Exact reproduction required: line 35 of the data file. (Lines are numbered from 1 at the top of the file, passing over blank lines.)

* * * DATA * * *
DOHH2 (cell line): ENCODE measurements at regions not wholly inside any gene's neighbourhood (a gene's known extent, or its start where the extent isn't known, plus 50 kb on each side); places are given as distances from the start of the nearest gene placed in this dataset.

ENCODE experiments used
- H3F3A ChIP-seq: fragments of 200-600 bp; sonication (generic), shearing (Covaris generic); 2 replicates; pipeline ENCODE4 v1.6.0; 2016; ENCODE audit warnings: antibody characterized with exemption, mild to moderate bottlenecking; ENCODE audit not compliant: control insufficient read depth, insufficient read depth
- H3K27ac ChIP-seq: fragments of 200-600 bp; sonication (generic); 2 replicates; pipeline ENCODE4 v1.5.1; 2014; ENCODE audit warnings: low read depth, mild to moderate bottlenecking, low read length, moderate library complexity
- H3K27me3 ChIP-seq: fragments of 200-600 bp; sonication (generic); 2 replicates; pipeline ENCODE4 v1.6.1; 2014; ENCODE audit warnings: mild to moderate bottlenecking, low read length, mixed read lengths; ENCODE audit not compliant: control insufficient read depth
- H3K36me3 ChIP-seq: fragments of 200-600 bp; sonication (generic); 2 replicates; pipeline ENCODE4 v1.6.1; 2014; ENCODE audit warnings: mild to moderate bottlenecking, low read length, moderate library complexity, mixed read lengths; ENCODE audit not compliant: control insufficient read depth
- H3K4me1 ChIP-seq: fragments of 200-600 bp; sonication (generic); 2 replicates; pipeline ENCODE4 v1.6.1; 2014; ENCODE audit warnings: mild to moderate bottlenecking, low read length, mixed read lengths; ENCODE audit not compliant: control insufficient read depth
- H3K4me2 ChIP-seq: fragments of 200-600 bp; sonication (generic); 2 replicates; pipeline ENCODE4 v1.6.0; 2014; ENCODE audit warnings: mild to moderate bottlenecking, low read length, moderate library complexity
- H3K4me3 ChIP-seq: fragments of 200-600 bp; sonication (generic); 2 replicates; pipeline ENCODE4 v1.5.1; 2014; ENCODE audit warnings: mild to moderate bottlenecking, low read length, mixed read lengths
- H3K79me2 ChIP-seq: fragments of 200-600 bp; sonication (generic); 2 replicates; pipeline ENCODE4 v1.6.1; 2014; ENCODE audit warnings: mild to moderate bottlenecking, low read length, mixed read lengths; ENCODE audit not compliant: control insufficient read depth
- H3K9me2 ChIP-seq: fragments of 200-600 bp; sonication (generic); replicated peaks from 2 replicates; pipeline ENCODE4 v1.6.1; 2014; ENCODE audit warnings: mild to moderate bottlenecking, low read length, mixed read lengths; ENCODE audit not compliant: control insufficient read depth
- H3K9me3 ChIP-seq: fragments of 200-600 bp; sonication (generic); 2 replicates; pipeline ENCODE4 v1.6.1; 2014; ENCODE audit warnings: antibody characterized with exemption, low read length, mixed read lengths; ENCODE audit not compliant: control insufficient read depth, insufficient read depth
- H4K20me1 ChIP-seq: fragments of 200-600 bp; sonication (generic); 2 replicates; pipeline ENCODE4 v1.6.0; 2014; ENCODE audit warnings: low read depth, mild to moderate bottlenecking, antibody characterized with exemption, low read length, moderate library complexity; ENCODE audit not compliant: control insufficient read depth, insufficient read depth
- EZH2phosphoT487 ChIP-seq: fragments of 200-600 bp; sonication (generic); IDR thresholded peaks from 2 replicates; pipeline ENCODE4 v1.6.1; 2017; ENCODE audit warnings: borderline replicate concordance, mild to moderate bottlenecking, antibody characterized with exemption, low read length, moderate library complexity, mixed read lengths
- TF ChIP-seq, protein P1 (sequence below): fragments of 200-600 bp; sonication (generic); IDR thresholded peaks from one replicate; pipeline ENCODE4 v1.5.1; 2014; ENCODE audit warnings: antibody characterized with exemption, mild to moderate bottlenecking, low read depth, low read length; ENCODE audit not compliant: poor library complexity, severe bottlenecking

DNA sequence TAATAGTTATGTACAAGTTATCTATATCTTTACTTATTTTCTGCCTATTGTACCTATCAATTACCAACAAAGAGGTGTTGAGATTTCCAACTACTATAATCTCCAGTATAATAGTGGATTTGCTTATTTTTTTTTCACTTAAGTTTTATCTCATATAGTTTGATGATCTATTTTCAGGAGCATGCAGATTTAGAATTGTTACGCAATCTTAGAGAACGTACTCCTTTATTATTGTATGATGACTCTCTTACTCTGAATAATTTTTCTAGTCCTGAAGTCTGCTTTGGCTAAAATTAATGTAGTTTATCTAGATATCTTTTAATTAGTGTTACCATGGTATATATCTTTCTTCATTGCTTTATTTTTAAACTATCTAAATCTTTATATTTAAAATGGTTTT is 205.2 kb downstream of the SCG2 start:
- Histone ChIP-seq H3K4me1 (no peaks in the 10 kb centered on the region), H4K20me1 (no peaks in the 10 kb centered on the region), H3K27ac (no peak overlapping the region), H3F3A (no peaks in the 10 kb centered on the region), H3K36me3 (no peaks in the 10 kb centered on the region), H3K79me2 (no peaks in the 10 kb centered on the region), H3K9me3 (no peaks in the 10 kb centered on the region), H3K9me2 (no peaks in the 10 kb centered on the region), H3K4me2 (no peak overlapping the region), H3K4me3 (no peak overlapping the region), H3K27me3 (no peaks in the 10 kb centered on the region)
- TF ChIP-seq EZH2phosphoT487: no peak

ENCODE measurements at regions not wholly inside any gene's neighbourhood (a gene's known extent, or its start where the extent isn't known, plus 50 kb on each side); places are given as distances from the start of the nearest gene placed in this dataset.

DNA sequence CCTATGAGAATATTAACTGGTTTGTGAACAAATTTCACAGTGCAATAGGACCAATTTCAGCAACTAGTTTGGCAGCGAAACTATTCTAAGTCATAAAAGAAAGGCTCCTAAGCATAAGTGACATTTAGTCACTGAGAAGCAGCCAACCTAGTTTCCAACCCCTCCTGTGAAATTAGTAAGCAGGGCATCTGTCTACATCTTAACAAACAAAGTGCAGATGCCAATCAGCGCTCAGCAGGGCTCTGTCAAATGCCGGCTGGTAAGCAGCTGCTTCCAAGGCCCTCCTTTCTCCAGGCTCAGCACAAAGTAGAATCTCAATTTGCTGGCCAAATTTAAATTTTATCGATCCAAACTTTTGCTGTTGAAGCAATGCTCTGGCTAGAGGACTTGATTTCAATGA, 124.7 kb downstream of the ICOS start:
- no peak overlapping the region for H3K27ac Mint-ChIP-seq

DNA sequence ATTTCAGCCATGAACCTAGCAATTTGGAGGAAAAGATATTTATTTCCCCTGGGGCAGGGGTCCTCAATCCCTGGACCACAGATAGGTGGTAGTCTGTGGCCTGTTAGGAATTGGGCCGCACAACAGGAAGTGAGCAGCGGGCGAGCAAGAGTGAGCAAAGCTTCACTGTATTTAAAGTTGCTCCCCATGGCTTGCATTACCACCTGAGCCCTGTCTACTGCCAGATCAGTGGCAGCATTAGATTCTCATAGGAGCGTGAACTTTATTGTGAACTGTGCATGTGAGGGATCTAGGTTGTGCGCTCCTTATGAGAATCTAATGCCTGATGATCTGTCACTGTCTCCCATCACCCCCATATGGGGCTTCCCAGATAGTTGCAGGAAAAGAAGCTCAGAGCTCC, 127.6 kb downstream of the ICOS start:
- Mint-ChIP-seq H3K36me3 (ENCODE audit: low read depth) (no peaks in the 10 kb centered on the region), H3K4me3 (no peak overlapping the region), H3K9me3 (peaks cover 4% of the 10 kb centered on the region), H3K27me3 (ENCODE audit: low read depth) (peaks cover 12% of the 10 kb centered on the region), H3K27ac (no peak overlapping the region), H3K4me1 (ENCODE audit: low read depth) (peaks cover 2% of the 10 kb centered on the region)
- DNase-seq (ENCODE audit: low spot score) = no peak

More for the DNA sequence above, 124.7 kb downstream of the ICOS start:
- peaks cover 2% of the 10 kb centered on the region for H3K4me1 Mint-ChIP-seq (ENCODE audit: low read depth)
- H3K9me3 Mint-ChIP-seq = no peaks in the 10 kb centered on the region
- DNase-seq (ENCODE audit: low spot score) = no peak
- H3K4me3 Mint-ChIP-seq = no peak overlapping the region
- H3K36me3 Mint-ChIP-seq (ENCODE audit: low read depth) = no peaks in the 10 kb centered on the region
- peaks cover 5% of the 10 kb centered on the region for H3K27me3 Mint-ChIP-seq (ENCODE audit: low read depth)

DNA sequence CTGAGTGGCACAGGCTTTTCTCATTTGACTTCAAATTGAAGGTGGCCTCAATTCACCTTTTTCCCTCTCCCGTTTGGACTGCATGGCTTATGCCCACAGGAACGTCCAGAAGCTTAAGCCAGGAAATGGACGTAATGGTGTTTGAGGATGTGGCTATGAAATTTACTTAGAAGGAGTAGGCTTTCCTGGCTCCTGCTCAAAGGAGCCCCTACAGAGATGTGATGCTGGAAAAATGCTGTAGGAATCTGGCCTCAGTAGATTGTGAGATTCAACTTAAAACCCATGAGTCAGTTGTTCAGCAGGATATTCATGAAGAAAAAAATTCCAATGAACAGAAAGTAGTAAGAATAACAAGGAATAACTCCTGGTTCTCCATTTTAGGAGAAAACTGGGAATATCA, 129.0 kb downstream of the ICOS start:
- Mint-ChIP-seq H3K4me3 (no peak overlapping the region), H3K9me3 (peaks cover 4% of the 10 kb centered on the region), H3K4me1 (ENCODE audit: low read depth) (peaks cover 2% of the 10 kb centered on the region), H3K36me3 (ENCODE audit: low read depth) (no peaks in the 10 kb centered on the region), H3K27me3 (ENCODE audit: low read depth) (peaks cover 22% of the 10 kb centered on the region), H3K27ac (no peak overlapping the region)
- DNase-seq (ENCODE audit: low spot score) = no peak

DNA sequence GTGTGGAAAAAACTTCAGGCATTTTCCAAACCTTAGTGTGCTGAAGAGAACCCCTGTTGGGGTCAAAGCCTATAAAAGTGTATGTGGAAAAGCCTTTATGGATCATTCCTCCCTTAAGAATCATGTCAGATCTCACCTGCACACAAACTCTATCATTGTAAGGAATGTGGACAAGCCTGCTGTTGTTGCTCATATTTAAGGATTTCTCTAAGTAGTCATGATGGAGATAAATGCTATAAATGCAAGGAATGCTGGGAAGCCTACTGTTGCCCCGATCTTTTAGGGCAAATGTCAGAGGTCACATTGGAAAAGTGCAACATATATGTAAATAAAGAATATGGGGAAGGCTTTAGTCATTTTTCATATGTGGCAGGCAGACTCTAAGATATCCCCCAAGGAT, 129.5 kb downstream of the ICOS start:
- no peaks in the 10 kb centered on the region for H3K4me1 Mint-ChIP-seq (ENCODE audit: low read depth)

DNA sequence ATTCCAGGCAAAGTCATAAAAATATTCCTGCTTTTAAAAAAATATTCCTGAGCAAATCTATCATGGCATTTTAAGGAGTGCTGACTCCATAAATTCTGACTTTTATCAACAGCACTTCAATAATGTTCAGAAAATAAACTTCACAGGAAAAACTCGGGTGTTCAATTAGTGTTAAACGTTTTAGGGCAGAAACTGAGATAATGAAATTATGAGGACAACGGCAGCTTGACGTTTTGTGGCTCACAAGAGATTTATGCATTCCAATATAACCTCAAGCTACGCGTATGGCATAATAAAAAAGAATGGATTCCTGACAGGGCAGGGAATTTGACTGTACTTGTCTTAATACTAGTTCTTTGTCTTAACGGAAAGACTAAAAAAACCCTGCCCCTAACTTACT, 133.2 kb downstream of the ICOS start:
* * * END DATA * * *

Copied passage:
DNA sequence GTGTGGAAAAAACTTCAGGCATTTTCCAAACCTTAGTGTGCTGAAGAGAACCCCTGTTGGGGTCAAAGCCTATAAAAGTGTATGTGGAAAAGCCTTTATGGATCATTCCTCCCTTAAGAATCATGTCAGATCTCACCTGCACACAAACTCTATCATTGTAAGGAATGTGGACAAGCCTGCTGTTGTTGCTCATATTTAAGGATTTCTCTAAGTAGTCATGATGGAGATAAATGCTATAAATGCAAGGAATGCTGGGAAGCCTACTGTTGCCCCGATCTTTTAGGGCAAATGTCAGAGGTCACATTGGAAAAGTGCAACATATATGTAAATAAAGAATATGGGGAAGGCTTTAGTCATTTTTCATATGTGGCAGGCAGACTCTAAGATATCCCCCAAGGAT, 129.5 kb downstream of the ICOS start: